For a long time, the focus of psychology research was helping people who were struggling. The focus was on clinical diagnoses like anxiety or depression.
Eventually, a new branch of psychology research appeared called “positive psychology.” The paradigm shift was the recognition that it was also important to help people that were doing relatively fine, begin to thrive.
This research in positive psychology now serves as the evidence-based foundation for coaches and consultants who promote the importance of mental fitness. The goal is to create micro-level interventions that individuals can use regularly and on-demand without a great deal of time or cost involved.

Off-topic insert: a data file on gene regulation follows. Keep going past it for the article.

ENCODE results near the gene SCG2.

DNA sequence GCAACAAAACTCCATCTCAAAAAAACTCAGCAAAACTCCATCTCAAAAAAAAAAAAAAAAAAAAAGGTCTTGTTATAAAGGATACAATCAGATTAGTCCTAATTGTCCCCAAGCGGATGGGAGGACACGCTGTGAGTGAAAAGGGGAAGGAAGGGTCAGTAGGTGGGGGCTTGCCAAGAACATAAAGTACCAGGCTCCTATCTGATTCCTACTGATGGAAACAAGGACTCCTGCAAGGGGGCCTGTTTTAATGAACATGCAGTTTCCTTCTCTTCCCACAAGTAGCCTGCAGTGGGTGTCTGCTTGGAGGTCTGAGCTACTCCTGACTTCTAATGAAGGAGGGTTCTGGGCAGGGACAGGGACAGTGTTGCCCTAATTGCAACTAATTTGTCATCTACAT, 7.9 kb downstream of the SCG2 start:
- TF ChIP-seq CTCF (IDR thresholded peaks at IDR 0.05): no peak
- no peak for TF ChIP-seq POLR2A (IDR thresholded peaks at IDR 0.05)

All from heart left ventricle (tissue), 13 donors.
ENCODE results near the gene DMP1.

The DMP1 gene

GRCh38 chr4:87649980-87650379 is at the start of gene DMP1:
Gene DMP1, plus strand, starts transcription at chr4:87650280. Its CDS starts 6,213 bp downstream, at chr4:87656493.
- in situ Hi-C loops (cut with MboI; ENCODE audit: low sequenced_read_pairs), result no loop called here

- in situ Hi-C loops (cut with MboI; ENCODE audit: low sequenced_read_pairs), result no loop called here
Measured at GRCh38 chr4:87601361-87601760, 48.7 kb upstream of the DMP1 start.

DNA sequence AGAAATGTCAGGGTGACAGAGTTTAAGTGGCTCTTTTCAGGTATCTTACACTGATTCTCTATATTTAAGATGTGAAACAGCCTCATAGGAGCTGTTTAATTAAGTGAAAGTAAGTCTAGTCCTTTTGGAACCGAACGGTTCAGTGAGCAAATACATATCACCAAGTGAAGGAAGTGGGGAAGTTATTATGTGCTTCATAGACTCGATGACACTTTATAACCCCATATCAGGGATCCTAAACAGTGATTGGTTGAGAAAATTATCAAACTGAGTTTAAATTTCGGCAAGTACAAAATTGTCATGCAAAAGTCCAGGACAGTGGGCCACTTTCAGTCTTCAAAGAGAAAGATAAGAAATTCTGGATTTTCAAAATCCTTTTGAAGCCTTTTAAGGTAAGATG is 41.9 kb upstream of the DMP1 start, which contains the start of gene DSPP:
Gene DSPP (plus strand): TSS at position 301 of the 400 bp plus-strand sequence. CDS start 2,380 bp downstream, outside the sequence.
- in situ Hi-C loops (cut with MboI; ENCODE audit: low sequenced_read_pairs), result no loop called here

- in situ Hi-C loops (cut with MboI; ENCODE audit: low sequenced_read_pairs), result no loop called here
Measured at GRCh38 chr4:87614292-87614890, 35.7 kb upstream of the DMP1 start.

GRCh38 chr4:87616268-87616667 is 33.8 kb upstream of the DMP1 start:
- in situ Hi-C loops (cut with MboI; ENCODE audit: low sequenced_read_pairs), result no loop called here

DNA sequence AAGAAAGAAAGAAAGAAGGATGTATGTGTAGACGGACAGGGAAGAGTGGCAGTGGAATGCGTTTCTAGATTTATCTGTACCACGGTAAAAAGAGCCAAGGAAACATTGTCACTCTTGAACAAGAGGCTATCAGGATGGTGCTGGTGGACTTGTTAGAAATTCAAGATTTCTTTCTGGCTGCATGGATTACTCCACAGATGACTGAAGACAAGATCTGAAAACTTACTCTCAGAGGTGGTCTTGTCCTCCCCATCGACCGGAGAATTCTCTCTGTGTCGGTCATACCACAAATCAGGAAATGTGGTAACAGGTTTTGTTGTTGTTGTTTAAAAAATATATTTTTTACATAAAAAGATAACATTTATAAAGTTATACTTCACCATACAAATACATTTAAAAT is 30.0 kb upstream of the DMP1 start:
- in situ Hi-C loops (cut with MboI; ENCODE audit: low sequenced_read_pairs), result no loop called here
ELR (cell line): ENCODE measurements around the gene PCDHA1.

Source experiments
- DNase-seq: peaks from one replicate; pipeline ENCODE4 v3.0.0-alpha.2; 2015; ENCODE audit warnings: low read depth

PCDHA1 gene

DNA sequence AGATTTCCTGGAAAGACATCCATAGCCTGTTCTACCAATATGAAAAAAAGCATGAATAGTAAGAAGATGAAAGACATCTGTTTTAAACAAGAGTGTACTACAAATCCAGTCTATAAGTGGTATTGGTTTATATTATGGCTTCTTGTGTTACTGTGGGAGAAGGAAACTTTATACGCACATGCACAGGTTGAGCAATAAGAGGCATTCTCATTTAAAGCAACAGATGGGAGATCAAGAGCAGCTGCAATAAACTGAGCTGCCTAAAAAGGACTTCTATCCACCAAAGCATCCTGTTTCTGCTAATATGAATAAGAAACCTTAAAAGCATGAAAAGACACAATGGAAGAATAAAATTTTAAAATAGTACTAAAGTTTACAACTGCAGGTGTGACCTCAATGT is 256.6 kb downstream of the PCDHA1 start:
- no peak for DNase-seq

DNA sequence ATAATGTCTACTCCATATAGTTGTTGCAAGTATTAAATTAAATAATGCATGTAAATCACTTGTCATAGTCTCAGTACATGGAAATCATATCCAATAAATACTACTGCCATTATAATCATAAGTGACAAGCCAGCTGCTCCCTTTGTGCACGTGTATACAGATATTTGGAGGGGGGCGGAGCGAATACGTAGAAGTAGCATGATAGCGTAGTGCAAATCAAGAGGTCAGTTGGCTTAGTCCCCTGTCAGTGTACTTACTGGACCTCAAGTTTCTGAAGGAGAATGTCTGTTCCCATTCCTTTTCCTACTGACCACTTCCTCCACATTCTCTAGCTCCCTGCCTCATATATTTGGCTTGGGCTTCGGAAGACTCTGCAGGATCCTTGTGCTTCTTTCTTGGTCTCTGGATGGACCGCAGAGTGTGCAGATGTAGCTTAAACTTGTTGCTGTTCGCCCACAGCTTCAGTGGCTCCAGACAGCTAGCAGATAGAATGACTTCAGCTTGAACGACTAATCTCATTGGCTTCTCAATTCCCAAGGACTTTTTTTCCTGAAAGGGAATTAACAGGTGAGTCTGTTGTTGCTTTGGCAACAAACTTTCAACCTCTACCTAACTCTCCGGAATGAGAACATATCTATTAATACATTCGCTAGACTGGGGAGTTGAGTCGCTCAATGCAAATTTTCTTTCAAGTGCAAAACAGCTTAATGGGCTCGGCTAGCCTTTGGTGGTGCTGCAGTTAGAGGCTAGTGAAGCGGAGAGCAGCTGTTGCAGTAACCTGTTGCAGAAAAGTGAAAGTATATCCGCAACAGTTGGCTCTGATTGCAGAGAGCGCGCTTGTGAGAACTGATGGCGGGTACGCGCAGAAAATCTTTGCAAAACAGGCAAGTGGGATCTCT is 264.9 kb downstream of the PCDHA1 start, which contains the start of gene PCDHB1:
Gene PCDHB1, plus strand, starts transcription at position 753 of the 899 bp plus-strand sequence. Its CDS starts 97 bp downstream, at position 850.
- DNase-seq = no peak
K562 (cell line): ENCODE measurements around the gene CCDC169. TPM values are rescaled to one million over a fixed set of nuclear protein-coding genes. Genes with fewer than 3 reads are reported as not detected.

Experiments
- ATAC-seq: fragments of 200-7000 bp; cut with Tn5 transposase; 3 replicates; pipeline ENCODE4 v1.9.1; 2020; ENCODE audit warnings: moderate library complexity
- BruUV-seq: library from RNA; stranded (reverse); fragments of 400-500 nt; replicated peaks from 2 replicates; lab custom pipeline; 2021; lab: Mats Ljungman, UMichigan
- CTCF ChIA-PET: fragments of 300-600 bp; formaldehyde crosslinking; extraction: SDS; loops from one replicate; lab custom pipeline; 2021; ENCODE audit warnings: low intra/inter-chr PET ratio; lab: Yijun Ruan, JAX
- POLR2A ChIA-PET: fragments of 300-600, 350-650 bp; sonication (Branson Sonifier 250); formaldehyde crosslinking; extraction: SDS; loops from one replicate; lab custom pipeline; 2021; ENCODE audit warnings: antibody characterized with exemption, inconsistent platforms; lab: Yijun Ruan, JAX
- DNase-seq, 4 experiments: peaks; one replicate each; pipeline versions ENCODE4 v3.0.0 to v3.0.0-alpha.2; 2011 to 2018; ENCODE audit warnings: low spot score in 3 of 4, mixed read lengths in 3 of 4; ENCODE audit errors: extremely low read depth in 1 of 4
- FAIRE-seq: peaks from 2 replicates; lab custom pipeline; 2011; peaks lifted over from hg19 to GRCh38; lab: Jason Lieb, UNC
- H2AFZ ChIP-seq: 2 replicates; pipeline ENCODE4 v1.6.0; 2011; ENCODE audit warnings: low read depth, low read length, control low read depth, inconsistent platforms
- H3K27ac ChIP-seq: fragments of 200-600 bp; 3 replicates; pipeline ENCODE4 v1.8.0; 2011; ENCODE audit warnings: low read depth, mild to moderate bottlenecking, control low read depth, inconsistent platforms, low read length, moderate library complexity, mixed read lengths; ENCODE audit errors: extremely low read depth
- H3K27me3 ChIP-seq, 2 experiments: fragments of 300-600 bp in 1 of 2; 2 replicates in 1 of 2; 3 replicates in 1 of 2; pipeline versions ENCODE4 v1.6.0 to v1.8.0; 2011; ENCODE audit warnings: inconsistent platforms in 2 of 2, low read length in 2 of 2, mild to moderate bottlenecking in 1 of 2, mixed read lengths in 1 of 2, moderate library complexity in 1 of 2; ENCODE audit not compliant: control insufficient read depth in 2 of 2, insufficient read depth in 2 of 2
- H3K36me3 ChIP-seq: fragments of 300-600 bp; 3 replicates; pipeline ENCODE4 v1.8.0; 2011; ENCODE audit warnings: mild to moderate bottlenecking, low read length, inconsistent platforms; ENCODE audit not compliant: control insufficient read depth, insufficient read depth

For example, there are meditation apps like Calm or Headspace that guide us through short exercises that help us re-center and work on self-regulation. There are also plenty of tools and exercises out there that focus on things like gratitude or a growth mindset.
The goal of these mental fitness interventions is to incrementally program our brain to begin incorporating these positive states. Based on neuroplasticity research - which suggests that the brain can adapt and change through experience - the hope is that we’ll strengthen our brain just like we strengthen our bodies.